15.3 Essential response actions

This measure refers to 3 key phases in the response action: immediate safety actions on site and reporting the circumstances; on-site management of an incident and provision of support responding bodies; and restoration of routine operation.

An uncategorised incident with casualties can be divided into three phases:

1st phase: immediate safety actions on site and reporting the circumstances
• Initial on site safety actions by the train crew applying protection of the site to prevent other trains or people being put   at risk.
• Reporting of casualties or of an incident that has caused stoppage of train traffic – reporting usually depends on the location of the train, and is most often undertaken by the driver
• Managing train traffic – complete stoppage of train traffic at the site or operation in degraded mode, based on the incident characteristics, the infrastructure capacity and the IM’s technical capabilities at the specific segment of the tracks
• Arrival of first responders to the site. The IM and RU have staff available on a 24/7 basis covering the entire network, enabling an incident response manager to arrive as quickly as possible. The initial response organisations dispatch municipal or regional responding bodies to the incident site with the arrival of railway police staff dependent on the network deployment and availability of their teams.
• Initial actions at the site include providing initial support and assistance to passengers, including attending to the injured and evacuating them to hospitals, and ensuring safety at the site.

2nd phase: on-site management of an incident and provision of support responding bodies
• Provision of medical assistance to any injured staff and evacuation to hospital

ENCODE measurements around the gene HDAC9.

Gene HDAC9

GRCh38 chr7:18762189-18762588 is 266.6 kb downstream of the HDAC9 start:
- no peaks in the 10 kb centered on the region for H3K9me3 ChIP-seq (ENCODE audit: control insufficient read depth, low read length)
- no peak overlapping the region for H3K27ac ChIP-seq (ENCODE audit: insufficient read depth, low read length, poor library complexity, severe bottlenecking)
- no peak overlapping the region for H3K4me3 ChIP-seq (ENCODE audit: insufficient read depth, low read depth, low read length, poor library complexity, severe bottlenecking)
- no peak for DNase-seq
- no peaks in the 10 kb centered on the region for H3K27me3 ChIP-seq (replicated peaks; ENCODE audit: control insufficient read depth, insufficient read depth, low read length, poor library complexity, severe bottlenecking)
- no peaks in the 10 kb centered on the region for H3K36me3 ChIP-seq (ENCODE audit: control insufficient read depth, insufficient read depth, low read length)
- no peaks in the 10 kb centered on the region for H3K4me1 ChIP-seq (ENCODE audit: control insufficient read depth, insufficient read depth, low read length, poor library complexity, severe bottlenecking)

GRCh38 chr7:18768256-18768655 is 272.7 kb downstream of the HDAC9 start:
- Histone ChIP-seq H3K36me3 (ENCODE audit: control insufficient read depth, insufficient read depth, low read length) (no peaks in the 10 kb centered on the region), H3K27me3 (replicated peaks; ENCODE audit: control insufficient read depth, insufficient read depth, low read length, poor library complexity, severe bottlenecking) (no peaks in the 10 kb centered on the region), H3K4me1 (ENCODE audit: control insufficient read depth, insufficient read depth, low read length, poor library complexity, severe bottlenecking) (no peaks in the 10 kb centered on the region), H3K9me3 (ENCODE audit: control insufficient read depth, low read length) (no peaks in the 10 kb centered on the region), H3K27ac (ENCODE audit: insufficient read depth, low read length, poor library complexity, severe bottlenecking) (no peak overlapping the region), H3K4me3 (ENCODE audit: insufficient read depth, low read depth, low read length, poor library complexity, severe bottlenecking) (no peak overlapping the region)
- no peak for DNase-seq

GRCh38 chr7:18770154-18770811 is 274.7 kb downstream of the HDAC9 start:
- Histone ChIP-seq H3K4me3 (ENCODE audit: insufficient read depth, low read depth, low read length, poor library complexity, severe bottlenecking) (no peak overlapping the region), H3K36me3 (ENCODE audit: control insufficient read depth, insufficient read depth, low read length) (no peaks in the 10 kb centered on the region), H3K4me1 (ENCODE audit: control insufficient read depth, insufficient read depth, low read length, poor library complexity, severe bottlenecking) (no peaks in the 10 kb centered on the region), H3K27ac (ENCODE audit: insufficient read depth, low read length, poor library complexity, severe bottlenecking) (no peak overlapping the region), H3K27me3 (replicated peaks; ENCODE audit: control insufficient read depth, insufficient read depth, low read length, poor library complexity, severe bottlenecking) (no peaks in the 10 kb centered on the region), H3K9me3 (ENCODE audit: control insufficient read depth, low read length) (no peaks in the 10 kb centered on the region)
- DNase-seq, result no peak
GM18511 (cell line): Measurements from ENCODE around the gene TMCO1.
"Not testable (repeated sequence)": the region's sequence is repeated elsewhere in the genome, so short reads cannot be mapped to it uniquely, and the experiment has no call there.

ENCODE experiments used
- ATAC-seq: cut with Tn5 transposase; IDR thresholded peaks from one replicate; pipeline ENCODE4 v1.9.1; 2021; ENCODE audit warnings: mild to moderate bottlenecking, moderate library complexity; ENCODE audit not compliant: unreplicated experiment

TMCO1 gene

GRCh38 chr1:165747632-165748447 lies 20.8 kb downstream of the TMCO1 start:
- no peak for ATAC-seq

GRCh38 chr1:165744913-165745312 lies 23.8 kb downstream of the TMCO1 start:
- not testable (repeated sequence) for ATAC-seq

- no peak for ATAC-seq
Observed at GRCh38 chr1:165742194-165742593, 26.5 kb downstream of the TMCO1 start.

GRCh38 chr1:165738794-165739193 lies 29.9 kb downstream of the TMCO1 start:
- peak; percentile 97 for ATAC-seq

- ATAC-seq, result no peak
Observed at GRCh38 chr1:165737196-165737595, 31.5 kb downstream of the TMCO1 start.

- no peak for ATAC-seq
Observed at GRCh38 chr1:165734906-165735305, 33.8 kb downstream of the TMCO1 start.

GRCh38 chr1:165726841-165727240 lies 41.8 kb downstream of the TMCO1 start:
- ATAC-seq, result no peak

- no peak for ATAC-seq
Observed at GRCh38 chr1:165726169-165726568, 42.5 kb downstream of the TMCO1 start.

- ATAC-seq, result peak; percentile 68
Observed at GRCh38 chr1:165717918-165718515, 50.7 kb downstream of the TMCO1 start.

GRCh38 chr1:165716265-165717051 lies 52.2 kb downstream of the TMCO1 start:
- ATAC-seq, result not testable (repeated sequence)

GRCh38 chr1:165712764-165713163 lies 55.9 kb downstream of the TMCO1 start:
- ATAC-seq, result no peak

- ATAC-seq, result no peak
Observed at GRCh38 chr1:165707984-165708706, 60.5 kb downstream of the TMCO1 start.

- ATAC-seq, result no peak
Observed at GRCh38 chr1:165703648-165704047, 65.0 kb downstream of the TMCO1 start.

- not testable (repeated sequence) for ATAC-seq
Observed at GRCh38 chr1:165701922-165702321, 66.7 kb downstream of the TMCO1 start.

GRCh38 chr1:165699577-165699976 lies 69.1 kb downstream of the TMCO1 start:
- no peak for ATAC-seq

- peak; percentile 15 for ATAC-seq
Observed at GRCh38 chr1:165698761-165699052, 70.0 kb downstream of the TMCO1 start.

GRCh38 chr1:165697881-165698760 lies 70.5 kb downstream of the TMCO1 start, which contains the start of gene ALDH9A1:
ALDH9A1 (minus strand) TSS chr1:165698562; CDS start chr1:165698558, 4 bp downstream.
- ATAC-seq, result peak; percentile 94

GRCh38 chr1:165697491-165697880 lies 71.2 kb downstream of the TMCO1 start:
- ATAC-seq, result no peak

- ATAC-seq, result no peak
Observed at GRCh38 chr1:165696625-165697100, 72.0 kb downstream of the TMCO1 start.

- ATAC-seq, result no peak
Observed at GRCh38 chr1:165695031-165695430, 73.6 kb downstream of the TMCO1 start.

• RU actions aimed at promoting the welfare of passengers and staff until they can be moved from the site either onboard the train involved or detrained and moved to a location with other rail or bus transport;
• Investigation of the incident by the police – an investigation whose purpose is very simple and clear: "To verify whether or not a third party was involved in the incident." If the involvement of a third party is suspected, the police investigation, as with any suspected homicide, will be detailed and usually very time consuming;
• Instructions of the police and based on agreement reached between the police and the on-site IM representative. This will take into account the need for incident site safety, the particular characteristics of the incident, whether it is possible to cover the body, the infrastructure and the IM’s technical capabilities in the specific segment of the tracks.
• Technical assistance and engineering works – these will be supplied by the IM’s technical teams on matters relating to the infrastructure, and by the RU’s technical teams when involving technical issues relating to the trains.

3rd phase: restoration of routine operation
After receiving approval from the police, the IM will take the necessary steps to resume routine operation. Resumption of routine operation includes the following actions, among others. In cases of fatality:
• Removing the body from the site;
• Cleaning the site and the train;
• Repairing the infrastructure and basic repair of the train;
• Implementing safety arrangements, to allow train traffic to resume;
• Identifying faults and infrastructure repairs that are not critical for the safe operation of trains and do not need to be executed immediately (such as infrastructure in the area of the tracks).

Incident response time
The incident response time of IMs  , RUs   and external incident responders can be shortened by use of the following systems and solutions: